Deadly Sepsis on the Rise, and Not Just in Hospitals
Sepsis can be deadly—the condition is fatal in up to 30 percent of cases. While some patients develop sepsis while in the hospital, a new report out today from the Centers for Disease Control and Prevention says 80 percent of cases are acquired outside of the hospital.
Triggered by an immune response to an infection, sepsis is difficult to diagnose and treat, according to the CDC, and can lead to tissue damage, organ failure, and death. Sepsis cases in the U.S. nearly doubled from 2000 to 2010, the CDC reported, and more than 250,000 Americans now die each year because of it.
Cases of sepsis acquired while in the hospital are usually associated with a bacterial infection, such as pneumonia or appendicitis. But the CDC’s report says that, in 70 percent of cases, sepsis develops in a patient who recently visited his or her healthcare provider and/or had a chronic medical condition, such as diabetes.
Infections most commonly associated with sepsis involve the respiratory, digestive, or urinary tracts or the skin. In hospitalized patients, the condition often begins with an infection that originates around an IV or surgical wound or drain, or in an area where the skin has broken down—bed sores, for example. A sepsis diagnosis is based on a combination of lab tests and evidence of infection.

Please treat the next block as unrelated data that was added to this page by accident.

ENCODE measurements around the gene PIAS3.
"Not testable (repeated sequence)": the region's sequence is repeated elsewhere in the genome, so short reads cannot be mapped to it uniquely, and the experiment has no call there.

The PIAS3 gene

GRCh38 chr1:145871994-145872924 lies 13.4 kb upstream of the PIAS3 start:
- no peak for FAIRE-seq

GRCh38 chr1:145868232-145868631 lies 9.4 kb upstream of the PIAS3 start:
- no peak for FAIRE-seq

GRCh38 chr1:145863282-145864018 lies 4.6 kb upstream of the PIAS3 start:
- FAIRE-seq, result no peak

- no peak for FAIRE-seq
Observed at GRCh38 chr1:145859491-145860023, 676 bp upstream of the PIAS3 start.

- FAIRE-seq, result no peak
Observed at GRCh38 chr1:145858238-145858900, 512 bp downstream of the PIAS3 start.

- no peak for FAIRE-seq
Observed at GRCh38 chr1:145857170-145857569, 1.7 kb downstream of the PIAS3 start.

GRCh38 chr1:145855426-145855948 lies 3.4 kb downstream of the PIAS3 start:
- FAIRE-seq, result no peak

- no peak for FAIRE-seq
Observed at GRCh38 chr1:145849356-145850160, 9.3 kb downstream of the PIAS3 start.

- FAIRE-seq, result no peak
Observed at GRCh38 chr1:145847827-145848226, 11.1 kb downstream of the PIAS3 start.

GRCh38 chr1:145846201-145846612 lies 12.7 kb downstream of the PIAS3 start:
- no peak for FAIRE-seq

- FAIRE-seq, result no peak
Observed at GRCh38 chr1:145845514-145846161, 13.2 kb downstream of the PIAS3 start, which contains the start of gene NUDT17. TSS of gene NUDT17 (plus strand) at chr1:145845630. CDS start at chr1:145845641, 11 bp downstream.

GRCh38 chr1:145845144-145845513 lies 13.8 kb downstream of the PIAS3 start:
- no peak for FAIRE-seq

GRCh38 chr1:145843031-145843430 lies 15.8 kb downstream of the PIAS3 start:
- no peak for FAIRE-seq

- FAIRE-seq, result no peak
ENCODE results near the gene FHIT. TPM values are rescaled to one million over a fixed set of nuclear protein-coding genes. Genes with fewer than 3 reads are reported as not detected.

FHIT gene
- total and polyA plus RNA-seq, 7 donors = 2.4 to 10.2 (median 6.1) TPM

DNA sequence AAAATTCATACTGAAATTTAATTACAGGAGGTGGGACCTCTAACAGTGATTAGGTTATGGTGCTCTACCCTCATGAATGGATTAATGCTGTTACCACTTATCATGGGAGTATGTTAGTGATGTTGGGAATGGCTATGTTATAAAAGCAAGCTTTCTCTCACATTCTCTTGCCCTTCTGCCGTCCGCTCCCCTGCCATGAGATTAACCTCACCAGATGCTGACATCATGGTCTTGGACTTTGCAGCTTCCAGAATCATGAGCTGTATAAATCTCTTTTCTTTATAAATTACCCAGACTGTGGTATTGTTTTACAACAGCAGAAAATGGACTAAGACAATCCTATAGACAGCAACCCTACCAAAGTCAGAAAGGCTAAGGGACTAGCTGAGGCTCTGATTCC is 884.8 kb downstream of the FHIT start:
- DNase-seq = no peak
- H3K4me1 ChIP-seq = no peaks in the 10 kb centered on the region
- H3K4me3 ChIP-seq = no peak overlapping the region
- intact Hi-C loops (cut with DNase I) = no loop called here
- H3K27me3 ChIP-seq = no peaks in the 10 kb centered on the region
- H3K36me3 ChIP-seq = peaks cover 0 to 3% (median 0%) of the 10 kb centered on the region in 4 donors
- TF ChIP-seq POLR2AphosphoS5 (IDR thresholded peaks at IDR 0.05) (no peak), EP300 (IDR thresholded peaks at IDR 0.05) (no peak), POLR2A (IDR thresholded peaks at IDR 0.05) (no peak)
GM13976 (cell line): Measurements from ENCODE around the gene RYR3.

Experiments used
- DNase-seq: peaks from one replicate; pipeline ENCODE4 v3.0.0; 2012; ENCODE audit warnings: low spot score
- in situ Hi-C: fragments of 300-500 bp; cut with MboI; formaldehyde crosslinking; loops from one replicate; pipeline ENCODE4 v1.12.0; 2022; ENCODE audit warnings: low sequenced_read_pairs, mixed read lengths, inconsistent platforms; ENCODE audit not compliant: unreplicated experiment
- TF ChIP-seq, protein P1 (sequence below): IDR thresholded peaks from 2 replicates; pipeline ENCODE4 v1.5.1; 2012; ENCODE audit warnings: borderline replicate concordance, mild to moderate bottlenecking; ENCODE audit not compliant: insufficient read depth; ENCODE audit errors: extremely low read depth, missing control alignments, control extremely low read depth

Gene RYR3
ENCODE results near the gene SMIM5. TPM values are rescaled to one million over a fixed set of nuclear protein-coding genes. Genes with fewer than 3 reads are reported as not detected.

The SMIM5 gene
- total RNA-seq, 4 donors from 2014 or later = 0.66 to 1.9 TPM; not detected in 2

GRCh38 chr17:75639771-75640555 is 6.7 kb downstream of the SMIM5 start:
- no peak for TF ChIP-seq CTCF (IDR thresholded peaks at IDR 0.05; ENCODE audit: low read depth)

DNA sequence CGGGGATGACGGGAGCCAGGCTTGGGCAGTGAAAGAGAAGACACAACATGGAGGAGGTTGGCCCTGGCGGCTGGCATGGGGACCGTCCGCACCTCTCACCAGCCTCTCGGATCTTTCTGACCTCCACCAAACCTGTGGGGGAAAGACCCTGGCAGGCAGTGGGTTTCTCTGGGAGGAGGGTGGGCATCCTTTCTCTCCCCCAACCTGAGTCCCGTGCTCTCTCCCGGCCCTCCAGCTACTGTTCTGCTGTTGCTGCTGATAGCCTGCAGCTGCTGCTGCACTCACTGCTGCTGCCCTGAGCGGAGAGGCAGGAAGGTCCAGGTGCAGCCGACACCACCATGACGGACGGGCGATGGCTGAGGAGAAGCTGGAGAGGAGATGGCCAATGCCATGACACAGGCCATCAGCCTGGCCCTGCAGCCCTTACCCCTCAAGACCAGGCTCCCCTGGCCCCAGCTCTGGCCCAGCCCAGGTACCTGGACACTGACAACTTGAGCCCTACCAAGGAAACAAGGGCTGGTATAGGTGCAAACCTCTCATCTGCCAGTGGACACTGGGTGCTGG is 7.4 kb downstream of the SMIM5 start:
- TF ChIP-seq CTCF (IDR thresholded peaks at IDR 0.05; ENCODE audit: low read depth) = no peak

Adults over age 65 are three times more likely than younger patients to develop sepsis within three months of being discharged from the hospital, according to a study published in the American Journal of Respiratory and Critical Care Medicine in May 2015. Babies under the age of 1 and people with a weakened immune system are also at increased risk.
To lower your risk of developing sepsis, make sure all your immunizations are up to date, wash your hands often, and clean open wounds properly.
Hospitalized patients and their family members or caregivers should ask healthcare providers to remove catheters and IV lines as soon as they are no longer needed and should report early symptoms of sepsis—fever, chills, confusion, rapid breathing and heart rate, decreased urination, pain, shortness of breath, and skin rash—promptly. Immediate treatment, which involves intravenous antibiotics and fluid, and medications to regulate blood pressure, can help improve outcomes.
"When sepsis occurs, it should be treated as a medical emergency,” says CDC Director Tom Frieden, M.D. “Doctors and nurses can prevent sepsis and its devastating effects. Patients and families can watch for sepsis and ask, ‘Could this be sepsis’?"